The Art of Barter

Food Swapping at Wyck Historic House, Garden and Farm

Peggy Paul, Farmstand Staff
Philly Food Swap at Wyck House

Cooking and socializing are two of my absolute favorite activities. So, naturally, when I heard about Philly Food Swap - "where your homemade creations (breads, preserves, special concoctions, canned goods, etc.) become your own personal currency for use in swapping with other participants" - I knew I had to get involved.

First, I studied the rules: bring at least ten individually packaged and labeled items that you made, grew, or foraged yourself and swap them for handcrafted goodies made by other Philly-area foodies. And for my very first event, held last night at the Wyck Historic House, Garden & Farm in Philly's Germantown neighbPeggy's Currencyorhood, I settled on the "food currency" of caramel pudding, wheat berry salad, and pickled carrots and ginger. Fellow Fair Food swapper Anne Steelman brought celery salt, sauerkraut, harissa carrots, and strawberry jam, and Alex Jones brought cucumber kimchi, pick  led radish pods, and dehydrated garlic scapes.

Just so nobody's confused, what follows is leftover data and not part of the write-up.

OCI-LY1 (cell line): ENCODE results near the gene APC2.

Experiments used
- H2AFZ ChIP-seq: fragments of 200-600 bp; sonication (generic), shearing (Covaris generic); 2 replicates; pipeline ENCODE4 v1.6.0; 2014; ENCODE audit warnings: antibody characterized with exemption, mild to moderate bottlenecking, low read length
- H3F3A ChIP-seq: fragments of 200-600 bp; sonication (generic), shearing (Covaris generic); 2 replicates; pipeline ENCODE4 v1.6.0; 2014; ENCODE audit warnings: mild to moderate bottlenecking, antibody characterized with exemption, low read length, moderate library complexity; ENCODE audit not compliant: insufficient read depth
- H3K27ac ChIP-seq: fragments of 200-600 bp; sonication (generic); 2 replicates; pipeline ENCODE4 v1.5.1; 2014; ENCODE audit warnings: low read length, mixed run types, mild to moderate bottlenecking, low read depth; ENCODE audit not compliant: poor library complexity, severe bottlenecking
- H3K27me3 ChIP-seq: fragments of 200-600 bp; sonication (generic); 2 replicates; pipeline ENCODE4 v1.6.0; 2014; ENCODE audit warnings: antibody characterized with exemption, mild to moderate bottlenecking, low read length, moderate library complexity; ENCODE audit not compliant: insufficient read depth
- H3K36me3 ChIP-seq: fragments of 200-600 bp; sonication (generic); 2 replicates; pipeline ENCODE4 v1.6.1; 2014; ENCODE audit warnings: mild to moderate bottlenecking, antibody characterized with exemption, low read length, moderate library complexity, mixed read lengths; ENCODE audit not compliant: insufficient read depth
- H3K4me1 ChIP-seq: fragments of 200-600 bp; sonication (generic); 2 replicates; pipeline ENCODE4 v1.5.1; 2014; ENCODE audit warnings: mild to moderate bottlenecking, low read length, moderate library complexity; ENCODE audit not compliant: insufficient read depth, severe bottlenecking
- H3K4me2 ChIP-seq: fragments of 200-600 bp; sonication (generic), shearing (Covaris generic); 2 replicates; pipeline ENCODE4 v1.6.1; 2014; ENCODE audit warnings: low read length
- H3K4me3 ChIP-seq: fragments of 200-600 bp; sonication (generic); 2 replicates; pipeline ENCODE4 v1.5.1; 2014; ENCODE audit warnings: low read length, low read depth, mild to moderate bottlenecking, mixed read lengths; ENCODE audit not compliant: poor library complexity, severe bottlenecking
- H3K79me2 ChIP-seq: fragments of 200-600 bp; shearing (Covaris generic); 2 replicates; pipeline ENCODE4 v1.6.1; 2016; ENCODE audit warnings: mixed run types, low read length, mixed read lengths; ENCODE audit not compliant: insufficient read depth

Even as it began to rain, all thirty-five or forty participants unflinchingly displayed their items on folding tables on the lawn next to Wyck's 300-year-old working farm, and they showed no signs of defeat as the rain continued, off and on, for the duration of the event. In the end, I traded my "currency" for a bag of mint tea, a container of Peggy's Lootcucumber kimchi, a package of pound cake, and one jar each of mulberry and strawberry jams, Vietnamese pickled vegetables, white bean hummus, lemon basil syrup, homemade mustard, and radish relish.

In response to a growing trend in food swap events throughout the country, Philly Swappers was formed in 2011 by Amanda Feifer, blogger at; Marisa McClellan, author of Food in Jars and blogger at; and Georgia Kirkpatrick, blogger at For more information and updates about future events, connect with Philly Swappers on Facebook or follow them on Twitter (@PHLFoodSwap).